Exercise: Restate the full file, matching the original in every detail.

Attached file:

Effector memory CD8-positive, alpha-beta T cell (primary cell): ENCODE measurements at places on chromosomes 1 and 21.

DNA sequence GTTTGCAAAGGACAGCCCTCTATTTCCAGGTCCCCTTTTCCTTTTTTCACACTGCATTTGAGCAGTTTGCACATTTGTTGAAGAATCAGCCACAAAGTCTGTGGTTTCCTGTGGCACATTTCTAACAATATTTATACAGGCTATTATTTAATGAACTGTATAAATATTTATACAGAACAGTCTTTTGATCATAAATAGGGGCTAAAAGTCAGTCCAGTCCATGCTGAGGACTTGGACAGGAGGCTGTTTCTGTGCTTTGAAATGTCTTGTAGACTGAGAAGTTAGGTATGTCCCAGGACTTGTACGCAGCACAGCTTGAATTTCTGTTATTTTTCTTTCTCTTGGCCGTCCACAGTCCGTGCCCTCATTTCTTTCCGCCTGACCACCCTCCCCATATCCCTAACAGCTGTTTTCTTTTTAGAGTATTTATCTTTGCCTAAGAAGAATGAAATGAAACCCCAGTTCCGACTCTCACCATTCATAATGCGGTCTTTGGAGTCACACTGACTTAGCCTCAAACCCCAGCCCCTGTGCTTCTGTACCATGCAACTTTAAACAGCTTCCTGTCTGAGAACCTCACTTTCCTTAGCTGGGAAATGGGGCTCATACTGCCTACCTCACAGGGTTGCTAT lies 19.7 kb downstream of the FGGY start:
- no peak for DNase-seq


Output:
Effector memory CD8-positive, alpha-beta T cell (primary cell): ENCODE measurements at places on chromosomes 1 and 21.

DNA sequence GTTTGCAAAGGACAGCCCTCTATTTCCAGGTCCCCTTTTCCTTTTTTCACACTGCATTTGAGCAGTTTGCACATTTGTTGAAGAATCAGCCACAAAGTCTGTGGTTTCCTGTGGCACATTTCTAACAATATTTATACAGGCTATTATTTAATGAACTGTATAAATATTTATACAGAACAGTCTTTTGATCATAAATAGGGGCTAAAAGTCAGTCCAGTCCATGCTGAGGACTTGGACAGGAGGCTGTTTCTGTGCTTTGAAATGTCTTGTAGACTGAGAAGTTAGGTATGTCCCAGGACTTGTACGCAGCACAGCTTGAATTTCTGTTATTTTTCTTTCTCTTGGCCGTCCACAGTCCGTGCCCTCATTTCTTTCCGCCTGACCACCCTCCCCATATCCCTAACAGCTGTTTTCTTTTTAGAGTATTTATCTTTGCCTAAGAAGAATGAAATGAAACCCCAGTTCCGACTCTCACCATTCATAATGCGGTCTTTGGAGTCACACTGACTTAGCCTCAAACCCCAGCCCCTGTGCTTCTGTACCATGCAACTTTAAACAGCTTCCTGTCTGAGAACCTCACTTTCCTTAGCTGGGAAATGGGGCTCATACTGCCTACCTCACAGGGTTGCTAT lies 19.7 kb downstream of the FGGY start:
- no peak for DNase-seq